A surprising recent decision from Quebec's Superior Court,
Boulad c. 21008805 Inc.1 provides some food for thought
about what happens to a company's employees after the sale of
While section 2097 of the Civil Code of Quebec
stipulates that a contract of employment is not terminated
following the sale of a business, and in fact that the employment
contracts are binding on the successor of the employer, this case
appears to indicate an employee's choice about whether or not
to follow the new employer and that his refusal to do so, following
certain proposed changes to his position, is not tantamount to a
resignation. Furthermore, the court held that the employee's
refusal to continue his employment with his employer's
successor did not represent a failure of his duty to mitigate his
The facts presented in this case are not uncommon. Mr. Boulad
held an executive position within the Hilton chain of hotels at the
time the company sold its Canadian properties to the defendant,
Westmount Hospitality Group ("Westmount"), in 2006. Mr.
Boulad then chose to remain in his position as Director of
Operations. Three years later, however, when Westmount announced
that the hotel he operated was to be sold to Jesta Group
("Jesta"), he informed his employer that he did not wish
to continue his employment under the new ownership. He justified
his decision based on the fact that Jesta's reputation was not
as recognized as his former employer and that continued employment
under their banner would be detrimental to his career.
Mr. Boulad later filed a constructive dismissal claim against
his former employer Westmount and his new employer Jesta, in the
fall of 2010.
The trial judge was of the opinion that the sale of the hotel to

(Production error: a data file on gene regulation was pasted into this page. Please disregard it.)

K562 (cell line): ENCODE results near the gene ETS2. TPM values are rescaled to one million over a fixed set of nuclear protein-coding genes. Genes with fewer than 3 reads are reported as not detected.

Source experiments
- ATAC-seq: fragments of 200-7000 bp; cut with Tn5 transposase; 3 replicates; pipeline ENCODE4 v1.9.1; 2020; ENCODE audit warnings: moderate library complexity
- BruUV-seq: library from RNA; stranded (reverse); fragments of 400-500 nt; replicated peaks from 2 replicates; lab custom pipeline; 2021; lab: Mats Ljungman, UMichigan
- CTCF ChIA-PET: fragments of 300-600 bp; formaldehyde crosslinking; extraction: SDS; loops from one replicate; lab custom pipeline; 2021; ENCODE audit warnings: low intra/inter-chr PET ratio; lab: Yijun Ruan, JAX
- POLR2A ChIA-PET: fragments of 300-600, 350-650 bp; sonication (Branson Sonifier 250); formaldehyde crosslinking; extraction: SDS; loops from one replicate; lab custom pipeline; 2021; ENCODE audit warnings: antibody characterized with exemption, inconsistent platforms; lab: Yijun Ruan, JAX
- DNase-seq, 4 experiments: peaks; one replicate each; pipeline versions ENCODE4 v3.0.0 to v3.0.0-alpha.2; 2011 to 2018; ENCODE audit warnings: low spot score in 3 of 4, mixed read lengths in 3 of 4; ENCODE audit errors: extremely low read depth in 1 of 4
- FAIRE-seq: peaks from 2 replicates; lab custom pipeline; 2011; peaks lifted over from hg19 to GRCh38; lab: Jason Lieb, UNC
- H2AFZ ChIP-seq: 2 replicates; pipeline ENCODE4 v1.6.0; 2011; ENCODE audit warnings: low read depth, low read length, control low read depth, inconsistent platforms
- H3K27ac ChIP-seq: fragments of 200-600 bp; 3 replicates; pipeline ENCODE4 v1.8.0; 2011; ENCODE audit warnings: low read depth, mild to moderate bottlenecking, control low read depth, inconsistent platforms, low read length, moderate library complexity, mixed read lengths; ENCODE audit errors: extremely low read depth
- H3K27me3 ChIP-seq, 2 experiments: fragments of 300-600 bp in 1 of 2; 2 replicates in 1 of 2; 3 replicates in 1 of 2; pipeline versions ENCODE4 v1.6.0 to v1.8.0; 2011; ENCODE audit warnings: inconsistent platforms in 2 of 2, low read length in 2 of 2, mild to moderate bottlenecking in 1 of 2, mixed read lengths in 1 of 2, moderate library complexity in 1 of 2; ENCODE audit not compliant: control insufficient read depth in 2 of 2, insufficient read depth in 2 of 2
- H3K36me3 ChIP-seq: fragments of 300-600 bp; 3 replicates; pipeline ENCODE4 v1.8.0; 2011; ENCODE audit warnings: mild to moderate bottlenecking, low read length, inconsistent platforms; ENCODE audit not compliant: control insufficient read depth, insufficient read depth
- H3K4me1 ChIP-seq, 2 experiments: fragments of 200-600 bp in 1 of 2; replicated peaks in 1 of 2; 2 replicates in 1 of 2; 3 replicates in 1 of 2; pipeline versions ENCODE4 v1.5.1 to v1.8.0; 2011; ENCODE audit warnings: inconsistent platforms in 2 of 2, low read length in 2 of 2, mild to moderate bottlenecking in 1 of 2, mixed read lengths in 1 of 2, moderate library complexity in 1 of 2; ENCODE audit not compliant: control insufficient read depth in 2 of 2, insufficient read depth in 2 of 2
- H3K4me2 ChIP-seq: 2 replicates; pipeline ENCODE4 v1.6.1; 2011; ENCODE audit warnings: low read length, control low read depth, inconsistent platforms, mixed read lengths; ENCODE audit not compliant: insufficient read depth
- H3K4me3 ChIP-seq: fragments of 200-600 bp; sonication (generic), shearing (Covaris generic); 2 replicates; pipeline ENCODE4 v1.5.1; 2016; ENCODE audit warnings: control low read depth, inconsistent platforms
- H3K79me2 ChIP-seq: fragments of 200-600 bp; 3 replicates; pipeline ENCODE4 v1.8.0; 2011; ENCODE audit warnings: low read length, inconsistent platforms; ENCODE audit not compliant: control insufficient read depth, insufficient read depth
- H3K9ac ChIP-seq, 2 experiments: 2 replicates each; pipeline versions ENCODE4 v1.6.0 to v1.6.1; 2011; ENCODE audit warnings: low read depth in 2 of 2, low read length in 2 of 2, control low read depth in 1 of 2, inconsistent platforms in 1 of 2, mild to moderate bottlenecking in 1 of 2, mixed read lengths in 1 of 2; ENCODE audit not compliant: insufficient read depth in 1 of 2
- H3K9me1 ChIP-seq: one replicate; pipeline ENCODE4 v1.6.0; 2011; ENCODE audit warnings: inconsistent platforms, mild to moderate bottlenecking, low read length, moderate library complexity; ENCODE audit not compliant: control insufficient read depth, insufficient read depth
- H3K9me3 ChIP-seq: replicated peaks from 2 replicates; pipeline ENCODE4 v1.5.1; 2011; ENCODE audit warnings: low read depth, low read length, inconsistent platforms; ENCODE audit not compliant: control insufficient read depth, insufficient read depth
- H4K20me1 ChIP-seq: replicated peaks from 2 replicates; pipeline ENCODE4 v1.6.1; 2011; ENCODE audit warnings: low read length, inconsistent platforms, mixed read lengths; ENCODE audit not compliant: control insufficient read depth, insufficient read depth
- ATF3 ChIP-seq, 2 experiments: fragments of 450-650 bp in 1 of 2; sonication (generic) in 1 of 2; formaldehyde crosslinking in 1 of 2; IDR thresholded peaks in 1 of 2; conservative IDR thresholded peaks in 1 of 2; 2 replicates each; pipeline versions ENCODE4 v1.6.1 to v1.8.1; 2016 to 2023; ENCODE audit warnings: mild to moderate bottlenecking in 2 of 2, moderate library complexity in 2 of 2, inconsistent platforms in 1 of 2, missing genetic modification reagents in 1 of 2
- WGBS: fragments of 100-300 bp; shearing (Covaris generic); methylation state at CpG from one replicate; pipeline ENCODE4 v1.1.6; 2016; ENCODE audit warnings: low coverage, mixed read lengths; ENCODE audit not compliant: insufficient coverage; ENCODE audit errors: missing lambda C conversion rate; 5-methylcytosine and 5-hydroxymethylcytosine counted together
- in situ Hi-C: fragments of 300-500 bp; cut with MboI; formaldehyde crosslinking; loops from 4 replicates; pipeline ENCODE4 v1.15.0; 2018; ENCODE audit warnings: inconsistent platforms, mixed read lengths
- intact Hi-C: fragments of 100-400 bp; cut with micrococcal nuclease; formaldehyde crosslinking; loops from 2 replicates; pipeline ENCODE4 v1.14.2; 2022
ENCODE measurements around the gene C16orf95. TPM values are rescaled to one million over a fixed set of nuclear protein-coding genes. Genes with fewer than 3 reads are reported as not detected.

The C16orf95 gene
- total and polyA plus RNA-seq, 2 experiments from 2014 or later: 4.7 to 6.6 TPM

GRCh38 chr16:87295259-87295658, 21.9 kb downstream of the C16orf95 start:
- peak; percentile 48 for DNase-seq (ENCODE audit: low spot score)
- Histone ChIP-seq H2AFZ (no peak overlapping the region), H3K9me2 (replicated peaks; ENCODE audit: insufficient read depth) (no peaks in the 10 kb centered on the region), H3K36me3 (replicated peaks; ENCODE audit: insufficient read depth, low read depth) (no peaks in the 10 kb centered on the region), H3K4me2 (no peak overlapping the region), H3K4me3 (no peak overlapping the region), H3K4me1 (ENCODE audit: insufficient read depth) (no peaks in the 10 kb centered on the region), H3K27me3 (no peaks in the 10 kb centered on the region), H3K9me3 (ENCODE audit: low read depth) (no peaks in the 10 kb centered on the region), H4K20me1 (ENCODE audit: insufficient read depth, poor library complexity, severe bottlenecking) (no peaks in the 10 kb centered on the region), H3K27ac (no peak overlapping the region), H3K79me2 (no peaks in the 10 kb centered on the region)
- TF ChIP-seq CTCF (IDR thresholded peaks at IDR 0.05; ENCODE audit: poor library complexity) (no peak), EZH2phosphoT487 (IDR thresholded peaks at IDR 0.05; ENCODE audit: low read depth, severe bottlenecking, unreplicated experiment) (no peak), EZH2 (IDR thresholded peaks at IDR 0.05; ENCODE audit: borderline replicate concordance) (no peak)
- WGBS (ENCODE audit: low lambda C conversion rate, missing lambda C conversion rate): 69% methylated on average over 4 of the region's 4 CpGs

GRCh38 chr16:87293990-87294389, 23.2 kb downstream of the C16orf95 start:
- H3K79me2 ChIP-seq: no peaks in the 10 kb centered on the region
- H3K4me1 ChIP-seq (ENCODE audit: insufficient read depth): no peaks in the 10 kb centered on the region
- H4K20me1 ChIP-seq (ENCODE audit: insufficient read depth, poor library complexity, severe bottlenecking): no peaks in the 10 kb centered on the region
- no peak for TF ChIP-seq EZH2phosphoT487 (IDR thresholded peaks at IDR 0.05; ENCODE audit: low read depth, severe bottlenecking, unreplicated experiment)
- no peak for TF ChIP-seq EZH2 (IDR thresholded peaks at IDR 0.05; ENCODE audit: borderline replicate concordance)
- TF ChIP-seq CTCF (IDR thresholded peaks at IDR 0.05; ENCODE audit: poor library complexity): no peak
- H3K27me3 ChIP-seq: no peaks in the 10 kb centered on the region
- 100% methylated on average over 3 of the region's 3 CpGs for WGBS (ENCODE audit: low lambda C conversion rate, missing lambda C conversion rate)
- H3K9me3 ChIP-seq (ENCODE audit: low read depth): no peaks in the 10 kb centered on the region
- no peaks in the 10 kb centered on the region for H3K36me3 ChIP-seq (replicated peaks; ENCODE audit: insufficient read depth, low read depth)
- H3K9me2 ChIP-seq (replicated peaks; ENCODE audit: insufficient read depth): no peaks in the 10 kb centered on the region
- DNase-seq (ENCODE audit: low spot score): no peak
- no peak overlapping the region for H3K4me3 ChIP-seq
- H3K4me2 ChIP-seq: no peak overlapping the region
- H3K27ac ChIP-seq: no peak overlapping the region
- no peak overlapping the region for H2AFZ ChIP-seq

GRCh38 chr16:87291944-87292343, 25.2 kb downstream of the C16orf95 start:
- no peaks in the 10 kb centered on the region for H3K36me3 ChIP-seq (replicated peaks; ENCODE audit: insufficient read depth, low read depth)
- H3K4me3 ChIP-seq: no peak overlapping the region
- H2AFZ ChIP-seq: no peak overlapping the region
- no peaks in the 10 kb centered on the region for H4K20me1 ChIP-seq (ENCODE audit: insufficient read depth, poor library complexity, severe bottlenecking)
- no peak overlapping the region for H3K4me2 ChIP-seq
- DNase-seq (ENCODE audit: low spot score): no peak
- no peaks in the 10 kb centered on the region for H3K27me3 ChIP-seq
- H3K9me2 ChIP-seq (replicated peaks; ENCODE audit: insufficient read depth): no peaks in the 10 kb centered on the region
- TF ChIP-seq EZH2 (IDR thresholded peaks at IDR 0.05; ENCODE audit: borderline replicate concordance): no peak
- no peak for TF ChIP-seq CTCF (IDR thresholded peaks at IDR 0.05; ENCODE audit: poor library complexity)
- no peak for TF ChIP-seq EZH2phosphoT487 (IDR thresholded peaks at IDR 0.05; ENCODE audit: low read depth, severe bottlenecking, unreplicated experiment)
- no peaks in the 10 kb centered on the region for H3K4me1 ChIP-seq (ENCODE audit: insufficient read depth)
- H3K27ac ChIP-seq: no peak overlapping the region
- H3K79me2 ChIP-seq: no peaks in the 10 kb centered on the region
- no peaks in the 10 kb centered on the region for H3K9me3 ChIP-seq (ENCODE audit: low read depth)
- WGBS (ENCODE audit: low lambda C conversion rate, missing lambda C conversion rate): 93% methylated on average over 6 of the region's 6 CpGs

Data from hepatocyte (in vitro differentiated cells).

Jesta substantially altered an essential term of Mr. Boulad's
employment contract, giving rise to a legal remedy on the grounds
of constructive dismissal.
Justice Beaugé emphasized the fact that while minor
changes in the working conditions and responsibilities of a
director through a change in ownership cannot amount to a
constructive dismissal, the identity and reputation of his/her
employer may be of paramount importance for an employee concerned
with the progression of his/her career. The Court held that the
identity of Mr. Boulad's employer was central to his contract
and accordingly constituted one of its essential terms. Although
Mr. Boulad would have maintained title and salary with Jesta, these
conditions were stripped of their meaning under Jesta's less
Westmount argued that, by failing to find work without delay,
Mr. Boulad had not fulfilled his duty to mitigate his damages.
However, the Court ruled in favor of the employee on this point,
stating that Westmount failed in its burden of proving both
insufficient efforts on the part of Mr. Boulad's to find new
work, and the likelihood that he would have been able to obtain
comparable alternative employment. Furthermore, the court held that
Mr. Boulad's obligation to mitigate his damages did not go so
far as to require him to consent to his transfer to Jesta.
In short, the court held that under the particular circumstances
of this case, Mr. Boulad was well within his rights to refuse the
transfer and that such a refusal was not a resignation, but rather
constituted a constructive dismissal given the position and
conditions of employment under the Jesta banner. The court awarded
Mr. Boulad termination indemnity equivalent to 24 months which
represented over $295,000 for loss of wages, bonus and retirement
Westmount filed a leave for appeal of this decision on June 3,
2014. We will keep you apprised of the progress of this case as it
Unfortunately, reasonable accommodation for employees in the workplace continues to be the source of significant litigation and even today we continue to see outrageous examples of employers behaving badly.
We are now beginning to see reported cases involving charges and subsequent fines laid against employers for failing to provide information, instruction and supervision to protect a worker from workplace violence.
On October 13, 2016, the Supreme Court of Canada denied leave to appeal an Ontario Court of Appeal decision which ordered an employer to pay a former employee 37 months of salary and benefits following termination.
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